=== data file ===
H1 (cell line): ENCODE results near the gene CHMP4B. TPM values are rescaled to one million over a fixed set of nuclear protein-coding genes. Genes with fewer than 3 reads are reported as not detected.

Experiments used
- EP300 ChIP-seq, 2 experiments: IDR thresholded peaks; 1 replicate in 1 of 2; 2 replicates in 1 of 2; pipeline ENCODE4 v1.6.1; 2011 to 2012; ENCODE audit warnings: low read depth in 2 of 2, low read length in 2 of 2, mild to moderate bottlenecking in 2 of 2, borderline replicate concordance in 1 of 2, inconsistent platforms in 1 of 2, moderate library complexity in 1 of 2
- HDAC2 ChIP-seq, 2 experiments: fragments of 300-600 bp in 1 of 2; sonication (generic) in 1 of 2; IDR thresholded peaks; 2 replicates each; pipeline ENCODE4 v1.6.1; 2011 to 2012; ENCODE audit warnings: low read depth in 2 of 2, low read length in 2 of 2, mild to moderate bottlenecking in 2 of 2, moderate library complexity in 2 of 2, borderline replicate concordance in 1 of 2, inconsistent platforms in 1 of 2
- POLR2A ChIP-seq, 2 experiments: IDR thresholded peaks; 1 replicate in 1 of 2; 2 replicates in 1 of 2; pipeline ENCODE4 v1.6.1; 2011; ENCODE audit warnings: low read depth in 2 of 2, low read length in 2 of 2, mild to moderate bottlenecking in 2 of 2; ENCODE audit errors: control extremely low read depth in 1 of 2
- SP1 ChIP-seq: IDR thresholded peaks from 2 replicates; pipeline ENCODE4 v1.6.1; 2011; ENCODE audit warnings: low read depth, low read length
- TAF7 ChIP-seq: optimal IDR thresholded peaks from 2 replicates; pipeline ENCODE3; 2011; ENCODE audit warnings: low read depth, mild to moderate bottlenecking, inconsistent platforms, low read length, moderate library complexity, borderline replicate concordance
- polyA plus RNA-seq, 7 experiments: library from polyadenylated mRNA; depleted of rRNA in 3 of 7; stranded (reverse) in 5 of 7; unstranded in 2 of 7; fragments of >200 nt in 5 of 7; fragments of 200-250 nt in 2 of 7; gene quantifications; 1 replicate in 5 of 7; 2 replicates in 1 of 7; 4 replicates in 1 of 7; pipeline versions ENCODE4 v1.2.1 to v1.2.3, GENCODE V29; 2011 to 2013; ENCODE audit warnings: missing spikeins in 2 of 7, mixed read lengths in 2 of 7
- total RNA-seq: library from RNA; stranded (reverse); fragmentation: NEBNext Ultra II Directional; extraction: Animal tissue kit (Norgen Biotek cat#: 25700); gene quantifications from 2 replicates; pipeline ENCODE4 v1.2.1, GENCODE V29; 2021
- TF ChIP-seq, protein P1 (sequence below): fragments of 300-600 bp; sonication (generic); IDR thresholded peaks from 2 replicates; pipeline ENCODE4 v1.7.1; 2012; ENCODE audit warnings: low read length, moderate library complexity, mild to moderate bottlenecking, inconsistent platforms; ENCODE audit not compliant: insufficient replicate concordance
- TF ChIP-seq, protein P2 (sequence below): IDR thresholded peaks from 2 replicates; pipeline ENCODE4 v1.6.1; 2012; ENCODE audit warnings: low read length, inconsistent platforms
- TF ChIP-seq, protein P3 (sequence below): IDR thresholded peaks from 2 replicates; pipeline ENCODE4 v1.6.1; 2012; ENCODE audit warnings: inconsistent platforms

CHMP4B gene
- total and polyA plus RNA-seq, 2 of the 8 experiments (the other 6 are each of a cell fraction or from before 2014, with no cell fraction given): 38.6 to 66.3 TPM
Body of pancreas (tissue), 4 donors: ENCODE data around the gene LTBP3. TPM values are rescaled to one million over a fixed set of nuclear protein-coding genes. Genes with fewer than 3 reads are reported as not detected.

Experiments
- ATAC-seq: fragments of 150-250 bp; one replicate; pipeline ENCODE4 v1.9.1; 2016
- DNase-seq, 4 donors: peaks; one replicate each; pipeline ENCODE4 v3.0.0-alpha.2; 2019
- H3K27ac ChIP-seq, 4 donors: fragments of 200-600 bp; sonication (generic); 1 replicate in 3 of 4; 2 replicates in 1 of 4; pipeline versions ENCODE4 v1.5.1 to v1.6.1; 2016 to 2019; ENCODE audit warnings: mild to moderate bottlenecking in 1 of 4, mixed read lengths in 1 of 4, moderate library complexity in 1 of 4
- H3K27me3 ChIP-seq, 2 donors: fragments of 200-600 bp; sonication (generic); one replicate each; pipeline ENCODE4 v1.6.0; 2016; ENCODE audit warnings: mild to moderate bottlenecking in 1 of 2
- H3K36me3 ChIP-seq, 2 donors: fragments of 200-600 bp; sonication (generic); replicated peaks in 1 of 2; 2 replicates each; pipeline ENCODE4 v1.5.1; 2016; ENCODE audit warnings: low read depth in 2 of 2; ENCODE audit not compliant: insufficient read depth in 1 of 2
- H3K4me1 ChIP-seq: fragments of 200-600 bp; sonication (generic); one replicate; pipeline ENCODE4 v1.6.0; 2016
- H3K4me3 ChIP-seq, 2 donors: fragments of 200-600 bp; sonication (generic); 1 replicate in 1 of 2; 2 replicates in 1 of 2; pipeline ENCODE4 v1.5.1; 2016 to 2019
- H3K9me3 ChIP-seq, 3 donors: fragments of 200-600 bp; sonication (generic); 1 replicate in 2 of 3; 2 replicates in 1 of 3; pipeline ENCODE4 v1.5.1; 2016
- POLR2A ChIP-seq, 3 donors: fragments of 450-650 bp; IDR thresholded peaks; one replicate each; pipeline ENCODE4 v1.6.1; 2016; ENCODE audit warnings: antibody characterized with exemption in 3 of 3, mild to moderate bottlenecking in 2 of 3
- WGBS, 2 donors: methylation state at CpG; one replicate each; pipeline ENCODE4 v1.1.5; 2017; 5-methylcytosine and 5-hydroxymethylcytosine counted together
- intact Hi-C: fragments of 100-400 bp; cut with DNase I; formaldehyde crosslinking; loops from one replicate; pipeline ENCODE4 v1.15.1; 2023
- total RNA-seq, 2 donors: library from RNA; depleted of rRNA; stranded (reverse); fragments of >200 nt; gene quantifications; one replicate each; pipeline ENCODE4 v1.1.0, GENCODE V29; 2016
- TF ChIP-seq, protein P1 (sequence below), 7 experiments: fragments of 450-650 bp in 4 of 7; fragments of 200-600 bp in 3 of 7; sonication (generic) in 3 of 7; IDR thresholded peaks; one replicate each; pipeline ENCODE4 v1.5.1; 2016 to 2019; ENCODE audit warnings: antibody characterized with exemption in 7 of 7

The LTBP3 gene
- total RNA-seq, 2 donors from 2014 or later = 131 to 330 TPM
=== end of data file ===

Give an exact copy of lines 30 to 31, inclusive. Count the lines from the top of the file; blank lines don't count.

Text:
The LTBP3 gene
- total RNA-seq, 2 donors from 2014 or later = 131 to 330 TPM